Undead Week: Social Drinking

Consider the vampire. More importantly, consider the vampire’s diet. Vamps just gotta drink blood.

I’ve seen a lot of substitutions and workarounds been used—medical blood, animal blood, stuff-that-isn’t-necessarily-blood-but-carries-life-energy. That’s one way to go about it.

But if it must be fresh, and must be human, at some point it’s probably going to get to the point where there are a number of social rules involving blood drinking. (For some reason, a lot of the time it just gets equated to sex, to some degree or other. Some writers are more enthusiastic about this than others.) But there’s more detail that can go into that; one thing that interests me is what society says about what where the drinkee is bitten means.

For purposes of this riff, I’m going to be looking at five possible sites: the throat, inside of elbow, wrist, thigh, and back of knee. They’ve got good veins, and it’s possible to get a decent amount of meaning out of each.

The thigh’s probably not going to show up much in social drinking, at least not among members of polite society outside of closed doors. It shouldn’t take that much imagination to see why: for one thing, it’s an awkward point to get at, and for another, any lower garment longer than a pair of Daisy Dukes is going to get in the way. As a result, the thigh is likely to acquire rather intimate connotations.

The neck, meanwhile, is the most common point of puncture in most stories. Logical; for one thing, it’s the easiest spot to reach when you’re grabbing someone from behind—or from in front—and restraining them. It also poses the most difficulty for a drinkee who wishes to declare that enough is enough. The conclusion? It takes trust to offer up someone your neck. Trust, or a lack of choice. This might give throat-biting an association with trust or intimacy, or it might make it into a sign of domination or possession. Or all of the above. Rarely are social codes simple.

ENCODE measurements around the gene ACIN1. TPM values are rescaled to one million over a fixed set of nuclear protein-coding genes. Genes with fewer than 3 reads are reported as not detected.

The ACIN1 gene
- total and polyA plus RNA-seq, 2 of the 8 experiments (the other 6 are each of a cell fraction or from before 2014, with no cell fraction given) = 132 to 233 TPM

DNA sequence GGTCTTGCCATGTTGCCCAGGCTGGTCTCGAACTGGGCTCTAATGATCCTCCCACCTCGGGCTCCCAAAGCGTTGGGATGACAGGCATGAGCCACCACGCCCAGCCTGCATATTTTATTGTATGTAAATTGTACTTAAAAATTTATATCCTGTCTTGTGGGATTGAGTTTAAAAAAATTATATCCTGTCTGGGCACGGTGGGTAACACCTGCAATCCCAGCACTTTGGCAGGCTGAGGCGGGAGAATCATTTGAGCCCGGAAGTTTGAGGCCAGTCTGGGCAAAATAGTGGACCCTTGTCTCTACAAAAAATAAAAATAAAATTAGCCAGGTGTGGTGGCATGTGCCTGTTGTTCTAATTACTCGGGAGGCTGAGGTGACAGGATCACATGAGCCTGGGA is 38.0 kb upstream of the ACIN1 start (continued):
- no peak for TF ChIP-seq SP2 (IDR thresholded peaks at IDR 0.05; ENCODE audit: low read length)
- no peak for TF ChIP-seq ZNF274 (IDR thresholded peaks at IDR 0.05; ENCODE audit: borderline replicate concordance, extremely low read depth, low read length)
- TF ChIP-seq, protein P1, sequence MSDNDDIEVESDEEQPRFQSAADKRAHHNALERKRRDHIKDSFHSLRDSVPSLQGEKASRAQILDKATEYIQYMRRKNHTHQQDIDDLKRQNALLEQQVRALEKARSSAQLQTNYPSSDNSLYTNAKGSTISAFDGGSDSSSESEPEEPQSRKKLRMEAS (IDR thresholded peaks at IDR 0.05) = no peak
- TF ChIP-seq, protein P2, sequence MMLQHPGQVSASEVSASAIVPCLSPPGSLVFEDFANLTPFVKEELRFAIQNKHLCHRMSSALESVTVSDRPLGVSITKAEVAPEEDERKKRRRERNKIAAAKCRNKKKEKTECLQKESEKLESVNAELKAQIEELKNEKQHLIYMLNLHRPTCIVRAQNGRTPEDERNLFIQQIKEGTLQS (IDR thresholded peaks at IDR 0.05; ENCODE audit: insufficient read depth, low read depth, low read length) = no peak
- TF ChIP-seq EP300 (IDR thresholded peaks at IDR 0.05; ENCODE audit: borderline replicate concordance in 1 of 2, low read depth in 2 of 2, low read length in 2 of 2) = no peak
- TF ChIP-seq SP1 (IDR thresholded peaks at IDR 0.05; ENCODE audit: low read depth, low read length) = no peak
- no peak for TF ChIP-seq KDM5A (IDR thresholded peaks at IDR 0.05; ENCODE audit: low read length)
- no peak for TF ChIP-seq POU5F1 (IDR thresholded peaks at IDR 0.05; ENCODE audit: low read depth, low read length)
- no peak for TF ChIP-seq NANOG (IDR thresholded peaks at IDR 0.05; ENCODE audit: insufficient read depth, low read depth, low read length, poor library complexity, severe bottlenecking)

Consider, on the other hand, offering the wrist. It gives you distance, and the ability to yank your hand away if the drinker’s getting greedy. In addition, there’s more variety in positional significance; depending on whether the drinker is standing or sitting, and what the drinkee is doing, it can accommodate almost any combination of ranks or comparative statuses imaginable. Perhaps chivalry is undead? (If you’re seeing parallels to older kissing codes, don’t be surprised—so am I, and I’ll give it pretty good odds that this reasoning explains those as well.) Add to this the fact that it’s easier to keep blood off of both clothing and furniture this way, and and the wrist bite could rapidly become the most common form of social drinking.

What about the inner joints? That varies. The inside of the elbow strikes me as something that would be between the throat and the wrist in terms of familiarity. The underside of the knee, on the other hand, has its own complications. It’s awkward to get to. It practically requires that the drinker position himself somewhere below the drinkee. I would see it as a way for the person whose blood is being drunk to assert dominance over the one doing the drinking: “Sure, you can have some. But you’re going to have to work for it.”

I’ll be sinking my teeth further into this topic tomorrow, so do come back. Fangs for visiting!


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  1. Undead Week: More Blood Conventions | Exchange of Realities
  2. Impractical Applications (Undead Social Convention) | Exchange of Realities

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